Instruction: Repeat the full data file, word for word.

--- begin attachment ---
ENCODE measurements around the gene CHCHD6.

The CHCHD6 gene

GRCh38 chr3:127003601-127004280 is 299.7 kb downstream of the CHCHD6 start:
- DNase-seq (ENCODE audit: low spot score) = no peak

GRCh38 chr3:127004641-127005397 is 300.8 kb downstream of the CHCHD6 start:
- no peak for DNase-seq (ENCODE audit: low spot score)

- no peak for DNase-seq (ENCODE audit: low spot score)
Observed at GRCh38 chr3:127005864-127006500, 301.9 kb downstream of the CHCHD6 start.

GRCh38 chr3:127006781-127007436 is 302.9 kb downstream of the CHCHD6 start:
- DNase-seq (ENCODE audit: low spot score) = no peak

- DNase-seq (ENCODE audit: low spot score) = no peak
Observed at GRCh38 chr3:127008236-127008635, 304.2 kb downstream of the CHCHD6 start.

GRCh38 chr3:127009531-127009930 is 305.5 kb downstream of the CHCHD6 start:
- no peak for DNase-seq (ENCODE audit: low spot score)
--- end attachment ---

ENCODE measurements around the gene CHCHD6.

The CHCHD6 gene

GRCh38 chr3:127003601-127004280 is 299.7 kb downstream of the CHCHD6 start:
- DNase-seq (ENCODE audit: low spot score) = no peak

GRCh38 chr3:127004641-127005397 is 300.8 kb downstream of the CHCHD6 start:
- no peak for DNase-seq (ENCODE audit: low spot score)

- no peak for DNase-seq (ENCODE audit: low spot score)
Observed at GRCh38 chr3:127005864-127006500, 301.9 kb downstream of the CHCHD6 start.

GRCh38 chr3:127006781-127007436 is 302.9 kb downstream of the CHCHD6 start:
- DNase-seq (ENCODE audit: low spot score) = no peak

- DNase-seq (ENCODE audit: low spot score) = no peak
Observed at GRCh38 chr3:127008236-127008635, 304.2 kb downstream of the CHCHD6 start.

GRCh38 chr3:127009531-127009930 is 305.5 kb downstream of the CHCHD6 start:
- no peak for DNase-seq (ENCODE audit: low spot score)